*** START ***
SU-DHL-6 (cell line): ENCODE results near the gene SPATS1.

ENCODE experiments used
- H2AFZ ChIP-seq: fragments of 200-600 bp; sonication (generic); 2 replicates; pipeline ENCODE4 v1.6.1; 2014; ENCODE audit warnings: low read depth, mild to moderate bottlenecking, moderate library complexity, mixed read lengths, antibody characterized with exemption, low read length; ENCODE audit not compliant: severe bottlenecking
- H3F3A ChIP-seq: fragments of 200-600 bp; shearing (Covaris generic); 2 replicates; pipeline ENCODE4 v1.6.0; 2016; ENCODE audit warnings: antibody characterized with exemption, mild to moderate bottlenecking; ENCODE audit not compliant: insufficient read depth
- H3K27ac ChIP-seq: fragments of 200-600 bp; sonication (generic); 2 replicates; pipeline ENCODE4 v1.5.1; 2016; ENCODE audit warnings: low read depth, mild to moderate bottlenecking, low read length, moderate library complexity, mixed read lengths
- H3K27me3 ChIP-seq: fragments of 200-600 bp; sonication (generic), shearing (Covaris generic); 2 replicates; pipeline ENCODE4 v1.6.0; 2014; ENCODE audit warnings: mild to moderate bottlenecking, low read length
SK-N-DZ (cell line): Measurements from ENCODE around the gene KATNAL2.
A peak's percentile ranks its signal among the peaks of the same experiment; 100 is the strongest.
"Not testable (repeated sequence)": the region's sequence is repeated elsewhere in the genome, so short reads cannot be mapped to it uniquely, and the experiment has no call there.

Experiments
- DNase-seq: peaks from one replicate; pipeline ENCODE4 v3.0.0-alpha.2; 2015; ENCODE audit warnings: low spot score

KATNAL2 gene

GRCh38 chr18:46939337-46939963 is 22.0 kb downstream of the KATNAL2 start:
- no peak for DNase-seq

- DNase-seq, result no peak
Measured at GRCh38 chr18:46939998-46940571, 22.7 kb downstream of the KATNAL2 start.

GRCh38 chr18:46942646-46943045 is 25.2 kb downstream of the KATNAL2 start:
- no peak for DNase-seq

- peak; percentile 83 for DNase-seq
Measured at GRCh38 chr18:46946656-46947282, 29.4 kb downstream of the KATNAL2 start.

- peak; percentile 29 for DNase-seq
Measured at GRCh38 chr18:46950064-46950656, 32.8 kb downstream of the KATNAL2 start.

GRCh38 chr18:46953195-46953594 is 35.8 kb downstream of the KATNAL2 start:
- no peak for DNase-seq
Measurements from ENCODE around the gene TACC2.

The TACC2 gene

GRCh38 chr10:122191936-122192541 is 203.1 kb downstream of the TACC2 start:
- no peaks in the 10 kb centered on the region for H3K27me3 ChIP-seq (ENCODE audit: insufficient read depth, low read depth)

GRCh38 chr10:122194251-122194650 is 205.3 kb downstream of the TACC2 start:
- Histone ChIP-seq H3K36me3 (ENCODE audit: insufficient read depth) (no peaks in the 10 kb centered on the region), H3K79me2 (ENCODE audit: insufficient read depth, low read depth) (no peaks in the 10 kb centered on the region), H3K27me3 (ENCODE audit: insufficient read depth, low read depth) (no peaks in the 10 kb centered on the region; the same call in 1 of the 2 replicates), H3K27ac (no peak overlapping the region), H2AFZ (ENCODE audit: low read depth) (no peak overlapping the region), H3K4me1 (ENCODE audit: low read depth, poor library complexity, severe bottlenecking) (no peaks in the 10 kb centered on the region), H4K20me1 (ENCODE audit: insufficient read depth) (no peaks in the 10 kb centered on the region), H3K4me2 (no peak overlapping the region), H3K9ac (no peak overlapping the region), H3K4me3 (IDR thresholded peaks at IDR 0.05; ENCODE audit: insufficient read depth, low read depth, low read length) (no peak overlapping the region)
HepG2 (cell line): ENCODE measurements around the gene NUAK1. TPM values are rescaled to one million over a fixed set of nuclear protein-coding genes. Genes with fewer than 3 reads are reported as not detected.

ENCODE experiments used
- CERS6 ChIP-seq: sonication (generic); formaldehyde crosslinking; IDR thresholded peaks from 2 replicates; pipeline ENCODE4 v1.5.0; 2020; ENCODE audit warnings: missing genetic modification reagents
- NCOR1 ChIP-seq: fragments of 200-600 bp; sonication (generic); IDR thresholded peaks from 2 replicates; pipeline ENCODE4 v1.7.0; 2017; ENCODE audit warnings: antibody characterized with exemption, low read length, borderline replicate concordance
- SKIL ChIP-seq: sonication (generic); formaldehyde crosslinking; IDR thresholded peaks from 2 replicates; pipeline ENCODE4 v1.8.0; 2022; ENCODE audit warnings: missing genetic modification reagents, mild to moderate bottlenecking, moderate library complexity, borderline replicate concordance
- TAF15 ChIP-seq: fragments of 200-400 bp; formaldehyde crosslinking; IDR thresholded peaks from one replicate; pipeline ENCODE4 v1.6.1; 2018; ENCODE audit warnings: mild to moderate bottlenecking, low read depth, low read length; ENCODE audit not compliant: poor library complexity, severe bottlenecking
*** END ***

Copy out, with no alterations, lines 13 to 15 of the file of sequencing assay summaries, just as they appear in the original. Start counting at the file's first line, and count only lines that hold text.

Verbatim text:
GRCh38 chr18:46939337-46939963 is 22.0 kb downstream of the KATNAL2 start:
- no peak for DNase-seq

- DNase-seq, result no peak